payments. However, there are many instances when payments cannot be used to allocate
goods.
IEOR 151 L 1
P R
1
1.1
Denitions in Probability and eir Consequences
D P
A probability space (, F, P) consists of three elements:
A sample space is the set of all possible outcomes.
e -algebra F is a set of events, where an event is a set of outcomes.
IEOR 151 L 3
S T
1
Kidney Stone Treatment Example
1.1
S P
In a study1 comparing the eectiveness of two classes of treatments for kidney stones, the following
success rates for each class of treatment were obtained:
Stone size
Open surgery
< 2cm
2cm
Overa
IEOR 151 L 7
M G
1
Resource Allocation with Friction
Matching games are found in many markets in which there is a resource to be allocated, but there
is some friction that prevents ecient allocation of the resources. It may be the case that the resource
i
IEOR 151 L 6
M C
1
Example: Comparing Service Rates
Consider a situation in which there are four healthcare providers performing triage for an emergency room in a hospital. Triage is the process of evaluating the severity of a patients condition
and then
IEOR 151 Lecture 11
Adverse Selection
1 Sandwich Example
Consider the following hypothetical situation: A company is holding a picnic and would like
to purchase grilled cheese sandwiches with tomatoes and swiss cheese on sourdough bread
with a toasted par
IEOR 151 Lecture 10
Nonlinear Programming
1 First-Order Optimality Conditions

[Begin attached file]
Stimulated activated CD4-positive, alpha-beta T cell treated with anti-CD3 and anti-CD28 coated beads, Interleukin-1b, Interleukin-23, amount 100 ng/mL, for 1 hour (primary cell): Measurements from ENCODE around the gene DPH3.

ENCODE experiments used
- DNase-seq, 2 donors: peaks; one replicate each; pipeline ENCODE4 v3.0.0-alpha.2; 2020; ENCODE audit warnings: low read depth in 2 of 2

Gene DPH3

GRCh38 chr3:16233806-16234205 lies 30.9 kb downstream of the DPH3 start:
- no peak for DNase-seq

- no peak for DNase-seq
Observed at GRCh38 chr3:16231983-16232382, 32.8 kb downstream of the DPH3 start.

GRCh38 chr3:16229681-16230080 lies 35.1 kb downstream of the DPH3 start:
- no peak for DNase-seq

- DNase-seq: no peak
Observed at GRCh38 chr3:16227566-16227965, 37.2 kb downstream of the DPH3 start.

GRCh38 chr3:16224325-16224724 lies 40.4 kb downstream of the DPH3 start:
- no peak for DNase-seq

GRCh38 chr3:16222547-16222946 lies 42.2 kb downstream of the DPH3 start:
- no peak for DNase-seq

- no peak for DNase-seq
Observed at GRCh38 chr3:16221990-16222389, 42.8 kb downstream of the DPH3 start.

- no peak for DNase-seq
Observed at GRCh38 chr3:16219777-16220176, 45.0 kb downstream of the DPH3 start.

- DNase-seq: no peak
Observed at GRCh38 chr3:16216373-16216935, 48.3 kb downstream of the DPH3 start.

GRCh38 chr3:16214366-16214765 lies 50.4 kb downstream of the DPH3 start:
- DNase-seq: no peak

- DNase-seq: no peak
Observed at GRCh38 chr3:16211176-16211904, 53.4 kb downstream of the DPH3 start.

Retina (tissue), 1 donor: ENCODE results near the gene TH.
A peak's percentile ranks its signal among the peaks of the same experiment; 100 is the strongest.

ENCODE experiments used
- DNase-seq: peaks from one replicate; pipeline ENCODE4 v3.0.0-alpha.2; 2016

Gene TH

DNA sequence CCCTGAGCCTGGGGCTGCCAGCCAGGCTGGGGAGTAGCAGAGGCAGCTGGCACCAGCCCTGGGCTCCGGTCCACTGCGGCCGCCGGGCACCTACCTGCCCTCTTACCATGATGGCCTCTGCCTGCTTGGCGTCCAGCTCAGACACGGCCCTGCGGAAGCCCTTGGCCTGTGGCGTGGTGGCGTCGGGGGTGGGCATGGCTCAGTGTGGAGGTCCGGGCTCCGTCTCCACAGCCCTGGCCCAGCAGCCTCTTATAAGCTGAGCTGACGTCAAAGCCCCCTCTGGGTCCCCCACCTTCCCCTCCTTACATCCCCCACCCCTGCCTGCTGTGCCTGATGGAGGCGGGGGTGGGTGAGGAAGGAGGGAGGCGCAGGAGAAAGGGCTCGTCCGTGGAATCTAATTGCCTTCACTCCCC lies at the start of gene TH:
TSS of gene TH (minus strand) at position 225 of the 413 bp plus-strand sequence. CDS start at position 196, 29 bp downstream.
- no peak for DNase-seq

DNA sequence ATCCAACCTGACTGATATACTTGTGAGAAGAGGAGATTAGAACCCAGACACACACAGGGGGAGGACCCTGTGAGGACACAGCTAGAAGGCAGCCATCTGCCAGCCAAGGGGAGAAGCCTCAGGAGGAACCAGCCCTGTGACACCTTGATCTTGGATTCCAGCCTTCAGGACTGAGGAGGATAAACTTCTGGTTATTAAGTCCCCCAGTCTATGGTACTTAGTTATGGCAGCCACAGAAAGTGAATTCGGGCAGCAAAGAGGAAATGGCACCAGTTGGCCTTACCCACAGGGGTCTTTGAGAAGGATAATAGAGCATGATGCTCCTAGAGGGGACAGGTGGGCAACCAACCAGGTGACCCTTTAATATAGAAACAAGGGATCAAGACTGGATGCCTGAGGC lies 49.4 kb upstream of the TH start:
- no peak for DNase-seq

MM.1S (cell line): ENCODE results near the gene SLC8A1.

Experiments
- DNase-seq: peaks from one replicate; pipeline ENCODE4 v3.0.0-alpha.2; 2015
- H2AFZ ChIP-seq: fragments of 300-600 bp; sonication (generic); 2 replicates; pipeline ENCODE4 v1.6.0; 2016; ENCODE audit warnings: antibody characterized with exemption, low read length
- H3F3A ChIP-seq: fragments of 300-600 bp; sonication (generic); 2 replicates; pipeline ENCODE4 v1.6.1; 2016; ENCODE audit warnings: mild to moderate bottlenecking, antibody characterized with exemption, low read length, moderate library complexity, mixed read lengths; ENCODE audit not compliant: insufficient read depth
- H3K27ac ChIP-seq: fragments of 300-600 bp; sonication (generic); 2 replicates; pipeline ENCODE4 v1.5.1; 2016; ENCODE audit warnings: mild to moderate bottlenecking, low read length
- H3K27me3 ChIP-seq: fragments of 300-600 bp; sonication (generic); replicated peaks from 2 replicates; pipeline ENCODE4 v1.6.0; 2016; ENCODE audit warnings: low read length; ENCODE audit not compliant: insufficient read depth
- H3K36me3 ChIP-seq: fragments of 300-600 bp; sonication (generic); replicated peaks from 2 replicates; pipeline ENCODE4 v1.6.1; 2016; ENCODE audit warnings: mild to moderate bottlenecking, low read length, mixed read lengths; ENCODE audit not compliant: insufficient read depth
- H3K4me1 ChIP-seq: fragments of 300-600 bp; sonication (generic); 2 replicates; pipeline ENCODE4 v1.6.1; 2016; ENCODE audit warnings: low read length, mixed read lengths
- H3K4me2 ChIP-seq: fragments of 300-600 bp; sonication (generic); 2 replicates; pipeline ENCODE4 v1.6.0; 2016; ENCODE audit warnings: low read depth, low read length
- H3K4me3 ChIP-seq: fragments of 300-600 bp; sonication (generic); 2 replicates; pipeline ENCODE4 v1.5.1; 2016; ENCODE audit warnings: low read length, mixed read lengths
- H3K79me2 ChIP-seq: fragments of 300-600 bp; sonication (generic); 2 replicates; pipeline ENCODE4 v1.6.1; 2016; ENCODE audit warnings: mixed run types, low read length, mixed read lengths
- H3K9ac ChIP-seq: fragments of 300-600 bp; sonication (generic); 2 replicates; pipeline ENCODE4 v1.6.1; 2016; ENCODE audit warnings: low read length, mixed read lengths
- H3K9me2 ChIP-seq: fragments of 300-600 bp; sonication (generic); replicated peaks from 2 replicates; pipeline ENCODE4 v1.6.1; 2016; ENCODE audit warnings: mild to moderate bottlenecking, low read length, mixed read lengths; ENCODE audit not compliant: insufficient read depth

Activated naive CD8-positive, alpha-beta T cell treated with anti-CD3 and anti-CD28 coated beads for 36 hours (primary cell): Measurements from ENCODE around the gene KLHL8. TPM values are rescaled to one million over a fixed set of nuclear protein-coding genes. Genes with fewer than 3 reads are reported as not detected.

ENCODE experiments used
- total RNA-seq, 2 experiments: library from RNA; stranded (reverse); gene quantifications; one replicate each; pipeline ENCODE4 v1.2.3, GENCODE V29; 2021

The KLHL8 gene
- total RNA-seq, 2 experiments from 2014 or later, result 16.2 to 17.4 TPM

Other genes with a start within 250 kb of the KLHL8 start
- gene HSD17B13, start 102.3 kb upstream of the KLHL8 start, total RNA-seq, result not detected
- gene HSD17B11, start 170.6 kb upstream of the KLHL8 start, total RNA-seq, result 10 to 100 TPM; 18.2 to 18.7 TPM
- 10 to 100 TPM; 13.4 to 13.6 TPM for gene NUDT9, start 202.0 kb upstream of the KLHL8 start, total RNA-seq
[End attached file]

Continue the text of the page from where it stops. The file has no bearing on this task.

We will consider the following optimization problem (P):
min f (x)
s.t. x Rn
gi (x) 0, i = 1, . . . , m
hi (x) = 0, i = 1, . . . , k
where f (x), gi (x), hi (x) are continuously
IEOR 151 Lecture 22
Square Root Rule
1 M/M/ Queue
Recall that the M/M/ queue is a model with an innite number of servers. In this model,
the service rate is state-dependent and is given by n where n is the number of customers
in line, and is the service r
IEOR 151 Lecture 9
Residency Matching
1 National Resident Matching Program (NRMP)
1.1
Model
There are m residency programs and n applicants. We will denote the i-th applicant as vi
and the j-th program as pj . Let si be the number of open positions in pi
IEOR 151 Midterm
October 21, 2015
Name:
Overall:
/50
Instructions:
1. Show all your intermediate steps.
2. You are allowed a single 8.5x11 inch note sheet.
3. Calculators are allowed.
4. Normal probability table is given on last page.
1
/10
2
/10
3
/10
4
IEOR 151 M
O 23, 2013
Name:
Problem 1:
/8
Problem 2:
/8
Problem 3:
/8
Problem 4:
/8
Problem 5:
/8
Problem 6:
/8
Overall:
/48
Instructions:
1. Show all your intermediate steps.
2. You are allowed a single 8.5x11 inch note sheet.
3. Calculators are NOT allo